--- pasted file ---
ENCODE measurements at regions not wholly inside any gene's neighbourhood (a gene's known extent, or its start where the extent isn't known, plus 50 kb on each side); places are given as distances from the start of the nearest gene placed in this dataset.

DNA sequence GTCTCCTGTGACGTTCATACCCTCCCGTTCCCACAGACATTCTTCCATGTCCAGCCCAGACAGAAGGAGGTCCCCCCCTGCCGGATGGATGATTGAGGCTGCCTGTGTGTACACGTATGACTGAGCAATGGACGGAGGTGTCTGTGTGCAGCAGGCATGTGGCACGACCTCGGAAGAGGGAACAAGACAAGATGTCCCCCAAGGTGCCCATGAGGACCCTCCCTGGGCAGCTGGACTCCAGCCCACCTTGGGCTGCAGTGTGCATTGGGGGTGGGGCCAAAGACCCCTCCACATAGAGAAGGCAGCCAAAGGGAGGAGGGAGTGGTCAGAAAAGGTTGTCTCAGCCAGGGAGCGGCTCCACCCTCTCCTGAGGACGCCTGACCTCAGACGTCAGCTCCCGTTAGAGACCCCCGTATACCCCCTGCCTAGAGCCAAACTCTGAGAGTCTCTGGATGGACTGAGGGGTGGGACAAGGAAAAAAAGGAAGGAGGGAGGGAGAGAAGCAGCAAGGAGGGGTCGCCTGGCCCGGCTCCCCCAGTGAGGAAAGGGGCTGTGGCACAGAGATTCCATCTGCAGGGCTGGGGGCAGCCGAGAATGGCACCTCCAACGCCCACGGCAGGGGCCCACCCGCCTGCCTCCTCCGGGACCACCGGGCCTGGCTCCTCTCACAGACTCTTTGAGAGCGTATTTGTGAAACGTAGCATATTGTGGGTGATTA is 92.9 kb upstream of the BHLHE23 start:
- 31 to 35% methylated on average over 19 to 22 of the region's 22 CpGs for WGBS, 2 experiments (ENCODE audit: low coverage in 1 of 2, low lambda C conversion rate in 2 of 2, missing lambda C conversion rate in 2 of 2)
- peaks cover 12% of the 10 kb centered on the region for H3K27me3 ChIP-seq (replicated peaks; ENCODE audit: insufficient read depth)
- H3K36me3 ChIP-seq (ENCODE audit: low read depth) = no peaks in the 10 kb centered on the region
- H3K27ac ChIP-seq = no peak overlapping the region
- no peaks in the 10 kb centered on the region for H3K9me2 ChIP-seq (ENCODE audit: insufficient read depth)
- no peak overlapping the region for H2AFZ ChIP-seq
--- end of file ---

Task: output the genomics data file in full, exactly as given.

ENCODE measurements at regions not wholly inside any gene's neighbourhood (a gene's known extent, or its start where the extent isn't known, plus 50 kb on each side); places are given as distances from the start of the nearest gene placed in this dataset.

DNA sequence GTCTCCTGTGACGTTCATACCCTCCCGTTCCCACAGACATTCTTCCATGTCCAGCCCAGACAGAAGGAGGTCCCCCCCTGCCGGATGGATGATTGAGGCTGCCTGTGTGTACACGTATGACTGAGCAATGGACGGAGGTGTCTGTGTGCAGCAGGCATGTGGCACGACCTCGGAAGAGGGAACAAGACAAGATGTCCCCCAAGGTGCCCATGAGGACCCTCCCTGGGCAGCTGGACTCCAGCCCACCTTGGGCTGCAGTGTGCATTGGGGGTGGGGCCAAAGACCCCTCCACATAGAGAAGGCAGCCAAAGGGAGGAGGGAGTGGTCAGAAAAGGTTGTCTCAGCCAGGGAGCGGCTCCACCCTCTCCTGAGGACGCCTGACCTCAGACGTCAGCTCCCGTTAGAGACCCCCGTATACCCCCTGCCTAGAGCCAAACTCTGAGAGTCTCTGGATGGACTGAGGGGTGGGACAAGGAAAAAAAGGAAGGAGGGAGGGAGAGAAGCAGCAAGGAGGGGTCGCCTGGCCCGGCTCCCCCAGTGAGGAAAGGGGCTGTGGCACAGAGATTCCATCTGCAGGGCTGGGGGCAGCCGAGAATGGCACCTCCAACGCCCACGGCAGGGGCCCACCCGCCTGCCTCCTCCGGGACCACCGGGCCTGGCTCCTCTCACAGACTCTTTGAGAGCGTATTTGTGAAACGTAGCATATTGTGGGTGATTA is 92.9 kb upstream of the BHLHE23 start:
- 31 to 35% methylated on average over 19 to 22 of the region's 22 CpGs for WGBS, 2 experiments (ENCODE audit: low coverage in 1 of 2, low lambda C conversion rate in 2 of 2, missing lambda C conversion rate in 2 of 2)
- peaks cover 12% of the 10 kb centered on the region for H3K27me3 ChIP-seq (replicated peaks; ENCODE audit: insufficient read depth)
- H3K36me3 ChIP-seq (ENCODE audit: low read depth) = no peaks in the 10 kb centered on the region
- H3K27ac ChIP-seq = no peak overlapping the region
- no peaks in the 10 kb centered on the region for H3K9me2 ChIP-seq (ENCODE audit: insufficient read depth)
- no peak overlapping the region for H2AFZ ChIP-seq